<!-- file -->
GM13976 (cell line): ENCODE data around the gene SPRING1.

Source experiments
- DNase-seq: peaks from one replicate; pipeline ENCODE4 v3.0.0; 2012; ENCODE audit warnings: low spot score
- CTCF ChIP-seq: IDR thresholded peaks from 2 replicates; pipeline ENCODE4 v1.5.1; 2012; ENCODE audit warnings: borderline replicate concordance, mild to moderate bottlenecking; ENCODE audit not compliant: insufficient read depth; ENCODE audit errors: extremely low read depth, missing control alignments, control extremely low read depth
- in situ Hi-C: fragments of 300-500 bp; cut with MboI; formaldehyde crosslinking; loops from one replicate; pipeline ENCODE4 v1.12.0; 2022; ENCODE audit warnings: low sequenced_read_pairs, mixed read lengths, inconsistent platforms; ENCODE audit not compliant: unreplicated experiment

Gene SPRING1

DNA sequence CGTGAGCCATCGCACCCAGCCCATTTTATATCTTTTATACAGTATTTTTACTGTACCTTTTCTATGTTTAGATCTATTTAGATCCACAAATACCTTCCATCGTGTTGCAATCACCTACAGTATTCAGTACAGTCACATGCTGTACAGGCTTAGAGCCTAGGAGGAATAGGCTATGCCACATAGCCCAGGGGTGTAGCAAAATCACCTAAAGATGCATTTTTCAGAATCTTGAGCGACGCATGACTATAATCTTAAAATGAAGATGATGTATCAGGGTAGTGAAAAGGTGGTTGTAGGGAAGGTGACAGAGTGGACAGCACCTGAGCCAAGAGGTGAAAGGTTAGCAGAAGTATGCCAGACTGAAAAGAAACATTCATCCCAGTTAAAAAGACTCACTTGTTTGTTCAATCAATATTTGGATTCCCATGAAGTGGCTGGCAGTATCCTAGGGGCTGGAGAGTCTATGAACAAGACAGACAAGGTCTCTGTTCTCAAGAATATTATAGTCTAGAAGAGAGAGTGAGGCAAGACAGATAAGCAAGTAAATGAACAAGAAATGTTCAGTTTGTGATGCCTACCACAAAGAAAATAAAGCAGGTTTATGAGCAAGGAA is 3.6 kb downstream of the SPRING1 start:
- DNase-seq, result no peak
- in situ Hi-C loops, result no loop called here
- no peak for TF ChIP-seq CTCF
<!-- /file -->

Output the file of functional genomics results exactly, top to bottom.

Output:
GM13976 (cell line): ENCODE data around the gene SPRING1.

Source experiments
- DNase-seq: peaks from one replicate; pipeline ENCODE4 v3.0.0; 2012; ENCODE audit warnings: low spot score
- CTCF ChIP-seq: IDR thresholded peaks from 2 replicates; pipeline ENCODE4 v1.5.1; 2012; ENCODE audit warnings: borderline replicate concordance, mild to moderate bottlenecking; ENCODE audit not compliant: insufficient read depth; ENCODE audit errors: extremely low read depth, missing control alignments, control extremely low read depth
- in situ Hi-C: fragments of 300-500 bp; cut with MboI; formaldehyde crosslinking; loops from one replicate; pipeline ENCODE4 v1.12.0; 2022; ENCODE audit warnings: low sequenced_read_pairs, mixed read lengths, inconsistent platforms; ENCODE audit not compliant: unreplicated experiment

Gene SPRING1

DNA sequence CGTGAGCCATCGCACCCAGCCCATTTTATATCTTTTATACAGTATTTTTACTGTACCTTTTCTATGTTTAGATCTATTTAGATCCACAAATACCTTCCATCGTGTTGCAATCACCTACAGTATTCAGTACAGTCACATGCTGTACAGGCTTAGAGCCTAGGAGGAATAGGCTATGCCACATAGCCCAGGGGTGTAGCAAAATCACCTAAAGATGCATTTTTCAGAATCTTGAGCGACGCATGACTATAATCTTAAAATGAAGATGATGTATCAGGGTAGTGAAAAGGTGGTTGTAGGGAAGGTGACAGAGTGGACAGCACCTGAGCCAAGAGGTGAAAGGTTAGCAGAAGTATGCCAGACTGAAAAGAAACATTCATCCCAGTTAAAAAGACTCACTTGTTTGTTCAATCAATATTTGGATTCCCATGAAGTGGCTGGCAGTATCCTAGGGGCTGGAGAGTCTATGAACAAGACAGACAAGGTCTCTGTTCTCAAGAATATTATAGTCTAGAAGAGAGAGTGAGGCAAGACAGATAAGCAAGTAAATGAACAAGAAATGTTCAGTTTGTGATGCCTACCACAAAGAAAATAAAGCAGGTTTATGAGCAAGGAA is 3.6 kb downstream of the SPRING1 start:
- DNase-seq, result no peak
- in situ Hi-C loops, result no loop called here
- no peak for TF ChIP-seq CTCF